Bojan Fürst

Archive for the ‘Print’ Category

Corner Stores

In Photography, Print on November 18, 2009 at 12:51 pm

I started photographing corner stores several years ago when I first acquired a Holga camera. A selection of corner store photos has been published in September/October issue of Saltscapes magazine. You can see the whole ever-growing set on Flickr.

Grand Manan, New Brunswick, Canada.

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Saint John receives gay tourists ‘with open arms’

In Print on June 25, 2009 at 5:49 pm
Gay couples from across the United States arrive to Saint John where many of them will be married under the Canadian law that allows for gay marriage.

Gay couples from across the United States arrive to Saint John where many of them will be married under the Canadian law that allows for gay marriage.

MARK LEGER AND BOJAN FÜRST Special to the Globe and Mail

It was a typical Saint John summer day when the Norwegian Dawn docked at Long Wharf last Tuesday – thick, cool fog enveloped the massive ship as it pulled into the harbour. Much less typical was the group of gay and lesbian activists congregated at the end of the wharf waving rainbow and Canadian flags, waiting to greet Rosie O’Donnell and the other 2,200 passengers aboard the gay cruise ship.

As the passengers passed through the security gate they were greeted with smiles, handshakes and hugs. But many of them were not headed for the Canada’s oldest city market or the Reversing Falls. Instead a dozen or so couples and their families walked straight to the bus adorned in wedding decorations waiting to take them to a Saint John courthouse. For them, this was a big day indeed.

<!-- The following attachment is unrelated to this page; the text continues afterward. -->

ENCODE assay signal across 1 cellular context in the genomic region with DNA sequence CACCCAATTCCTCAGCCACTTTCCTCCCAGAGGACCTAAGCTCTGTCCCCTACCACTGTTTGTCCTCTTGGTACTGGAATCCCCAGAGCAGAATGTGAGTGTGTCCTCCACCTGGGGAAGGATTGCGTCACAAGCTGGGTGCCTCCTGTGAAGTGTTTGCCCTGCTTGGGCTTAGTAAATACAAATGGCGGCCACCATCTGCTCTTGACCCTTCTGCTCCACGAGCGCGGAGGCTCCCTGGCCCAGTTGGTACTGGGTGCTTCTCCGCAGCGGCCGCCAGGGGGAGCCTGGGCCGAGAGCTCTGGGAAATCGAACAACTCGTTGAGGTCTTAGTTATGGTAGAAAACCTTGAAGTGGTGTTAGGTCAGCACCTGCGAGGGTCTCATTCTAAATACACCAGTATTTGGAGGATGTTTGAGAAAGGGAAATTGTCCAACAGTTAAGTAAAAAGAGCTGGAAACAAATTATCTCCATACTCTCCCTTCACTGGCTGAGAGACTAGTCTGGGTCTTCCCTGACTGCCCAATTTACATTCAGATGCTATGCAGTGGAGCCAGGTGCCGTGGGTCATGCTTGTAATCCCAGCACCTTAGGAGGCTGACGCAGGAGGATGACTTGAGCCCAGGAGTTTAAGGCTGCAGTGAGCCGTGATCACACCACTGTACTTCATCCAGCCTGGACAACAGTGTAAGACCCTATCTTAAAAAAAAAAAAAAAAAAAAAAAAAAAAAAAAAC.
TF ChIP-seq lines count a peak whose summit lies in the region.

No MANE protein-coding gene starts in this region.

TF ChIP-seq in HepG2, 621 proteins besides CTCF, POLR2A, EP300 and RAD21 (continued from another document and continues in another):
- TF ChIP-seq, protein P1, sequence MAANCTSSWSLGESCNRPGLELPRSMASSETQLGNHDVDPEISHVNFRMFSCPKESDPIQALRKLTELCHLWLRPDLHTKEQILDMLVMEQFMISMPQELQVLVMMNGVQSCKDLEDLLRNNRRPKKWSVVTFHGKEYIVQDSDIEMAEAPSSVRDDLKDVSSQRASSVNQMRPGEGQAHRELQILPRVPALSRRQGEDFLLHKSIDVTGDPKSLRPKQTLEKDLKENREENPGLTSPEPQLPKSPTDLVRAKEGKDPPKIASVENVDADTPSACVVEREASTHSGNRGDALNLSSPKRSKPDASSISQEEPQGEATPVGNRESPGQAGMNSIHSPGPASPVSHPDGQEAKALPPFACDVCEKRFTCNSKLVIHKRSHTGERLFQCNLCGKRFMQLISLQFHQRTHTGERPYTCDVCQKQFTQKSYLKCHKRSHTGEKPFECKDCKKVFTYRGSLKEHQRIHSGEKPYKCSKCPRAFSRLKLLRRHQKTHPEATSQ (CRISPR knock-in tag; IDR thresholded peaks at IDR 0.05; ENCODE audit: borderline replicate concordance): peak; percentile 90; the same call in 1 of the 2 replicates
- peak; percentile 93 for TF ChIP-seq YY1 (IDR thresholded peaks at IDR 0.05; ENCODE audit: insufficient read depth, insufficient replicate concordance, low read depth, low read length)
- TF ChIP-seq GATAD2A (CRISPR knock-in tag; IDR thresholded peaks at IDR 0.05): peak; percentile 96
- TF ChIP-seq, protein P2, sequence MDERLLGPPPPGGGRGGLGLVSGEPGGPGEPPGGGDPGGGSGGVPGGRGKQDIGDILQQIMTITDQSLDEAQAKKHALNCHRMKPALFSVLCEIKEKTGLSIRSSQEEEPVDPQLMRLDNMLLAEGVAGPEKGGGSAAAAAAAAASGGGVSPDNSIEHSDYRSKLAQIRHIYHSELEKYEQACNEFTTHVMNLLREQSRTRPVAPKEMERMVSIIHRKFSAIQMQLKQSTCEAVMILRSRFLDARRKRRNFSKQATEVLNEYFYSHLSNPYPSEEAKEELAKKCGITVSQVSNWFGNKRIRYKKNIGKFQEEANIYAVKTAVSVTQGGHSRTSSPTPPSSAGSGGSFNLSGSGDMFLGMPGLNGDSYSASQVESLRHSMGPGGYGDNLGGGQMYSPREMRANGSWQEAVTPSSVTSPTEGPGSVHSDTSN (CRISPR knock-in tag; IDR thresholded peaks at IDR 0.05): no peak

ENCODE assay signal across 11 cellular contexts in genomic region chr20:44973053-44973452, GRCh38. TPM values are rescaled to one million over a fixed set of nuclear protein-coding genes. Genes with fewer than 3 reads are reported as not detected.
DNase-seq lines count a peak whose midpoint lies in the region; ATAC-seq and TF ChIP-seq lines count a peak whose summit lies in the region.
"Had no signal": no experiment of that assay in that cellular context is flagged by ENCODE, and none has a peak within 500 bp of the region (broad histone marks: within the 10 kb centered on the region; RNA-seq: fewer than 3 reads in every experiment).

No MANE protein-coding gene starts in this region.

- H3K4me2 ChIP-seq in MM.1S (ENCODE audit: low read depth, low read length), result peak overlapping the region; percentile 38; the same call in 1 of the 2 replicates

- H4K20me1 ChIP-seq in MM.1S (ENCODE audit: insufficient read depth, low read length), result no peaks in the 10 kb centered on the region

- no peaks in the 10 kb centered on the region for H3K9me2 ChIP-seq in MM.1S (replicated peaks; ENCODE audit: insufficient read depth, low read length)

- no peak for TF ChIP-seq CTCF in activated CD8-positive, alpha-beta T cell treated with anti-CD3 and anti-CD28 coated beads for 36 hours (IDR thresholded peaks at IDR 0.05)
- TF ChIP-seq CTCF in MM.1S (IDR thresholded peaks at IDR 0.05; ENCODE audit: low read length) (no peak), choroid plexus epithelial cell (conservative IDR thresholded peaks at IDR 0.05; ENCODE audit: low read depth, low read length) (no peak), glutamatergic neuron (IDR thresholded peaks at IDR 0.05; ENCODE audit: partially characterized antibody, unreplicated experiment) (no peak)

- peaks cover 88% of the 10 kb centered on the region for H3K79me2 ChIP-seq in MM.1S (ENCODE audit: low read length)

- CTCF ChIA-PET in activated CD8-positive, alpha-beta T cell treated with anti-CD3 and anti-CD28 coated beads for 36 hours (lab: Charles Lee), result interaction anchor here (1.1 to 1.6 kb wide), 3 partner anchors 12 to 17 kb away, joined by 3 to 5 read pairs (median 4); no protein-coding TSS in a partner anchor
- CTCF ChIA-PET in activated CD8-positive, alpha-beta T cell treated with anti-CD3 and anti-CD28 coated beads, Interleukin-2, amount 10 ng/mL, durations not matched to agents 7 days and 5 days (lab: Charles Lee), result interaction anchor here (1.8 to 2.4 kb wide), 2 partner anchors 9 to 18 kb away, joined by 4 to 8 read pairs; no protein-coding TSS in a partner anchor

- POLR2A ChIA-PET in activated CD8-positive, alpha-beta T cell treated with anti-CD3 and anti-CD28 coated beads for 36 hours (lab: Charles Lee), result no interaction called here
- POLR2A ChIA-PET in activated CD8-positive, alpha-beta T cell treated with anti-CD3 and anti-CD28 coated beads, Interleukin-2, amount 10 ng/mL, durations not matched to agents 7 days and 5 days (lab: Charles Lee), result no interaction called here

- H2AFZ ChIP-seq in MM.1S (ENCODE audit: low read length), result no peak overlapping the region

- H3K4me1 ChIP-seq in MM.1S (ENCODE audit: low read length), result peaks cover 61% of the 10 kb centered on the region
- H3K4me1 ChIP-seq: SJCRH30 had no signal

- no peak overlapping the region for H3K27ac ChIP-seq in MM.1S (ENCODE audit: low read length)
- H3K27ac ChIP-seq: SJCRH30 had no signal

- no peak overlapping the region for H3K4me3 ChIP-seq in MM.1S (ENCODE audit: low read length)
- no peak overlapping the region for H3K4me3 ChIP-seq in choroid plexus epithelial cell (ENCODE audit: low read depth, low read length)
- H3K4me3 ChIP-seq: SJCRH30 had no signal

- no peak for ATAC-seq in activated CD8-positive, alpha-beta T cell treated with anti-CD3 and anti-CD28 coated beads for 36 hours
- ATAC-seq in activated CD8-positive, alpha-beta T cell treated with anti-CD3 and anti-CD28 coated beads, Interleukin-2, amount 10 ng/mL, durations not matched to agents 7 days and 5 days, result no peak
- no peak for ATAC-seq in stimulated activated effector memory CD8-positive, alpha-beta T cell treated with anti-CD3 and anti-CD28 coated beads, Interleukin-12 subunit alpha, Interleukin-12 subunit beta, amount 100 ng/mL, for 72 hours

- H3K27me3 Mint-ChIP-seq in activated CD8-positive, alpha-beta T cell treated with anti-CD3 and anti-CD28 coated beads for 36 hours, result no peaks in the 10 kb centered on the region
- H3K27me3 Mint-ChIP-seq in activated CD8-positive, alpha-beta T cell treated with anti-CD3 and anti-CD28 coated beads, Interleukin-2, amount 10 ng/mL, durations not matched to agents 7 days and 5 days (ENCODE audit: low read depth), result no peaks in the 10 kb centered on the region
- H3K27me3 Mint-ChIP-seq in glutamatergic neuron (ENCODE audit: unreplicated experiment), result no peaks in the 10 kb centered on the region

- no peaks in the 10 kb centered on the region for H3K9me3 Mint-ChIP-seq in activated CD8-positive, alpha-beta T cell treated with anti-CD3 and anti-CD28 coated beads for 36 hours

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SOS for Princess of Acadia

In Photography, Print on June 24, 2009 at 11:58 pm
Life preserver on board Princess of Acadia.

Life preserver on board Princess of Acadia.

(Originally published in the Telegraph-Journal)

The first thing chief engineer Roger Lightfoot will tell you is, that for a salt water ship commissioned in 1971, she is in an exceptionally good condition. Even a cursory glance at the interior of the Princess of Acadia will unmistakably reveal the age she was built in. Boxy lines and oddly coloured furniture in rather dark tones throughout the ship somehow scream 70s. The bridge sports an old fashioned telegraph that was once used to communicate with the engine room, and the old radar equipment is still operational. None of it is in use today. Radio connection replaced the telegraph and ultra-modern radar systems using as many as nine Global Positioning System satellites are in place to guide a ship safely on its route between Saint John, New Brunswick, and Digby, Nova Scotia. Read the rest of this entry »

Street photography

In Photography, Print on May 22, 2008 at 9:09 pm

Kids playing on the South End streets in Saint John, New Brunswick. In their imaginative game, they were saving the cat from an imminent danger. The cat seemed to play along.

Kids playing on the South End streets in Saint John, New Brunswick. In their imaginative game, they were saving the cat from an imminent danger. The cat seemed to play along.

(Published in Dubai-based Soura magazine some of the photographs are part of a photo essay on South End neighbourhood in Saint John. The essay won silver Atlantic Journalism Award in photojournalism category in 2004.)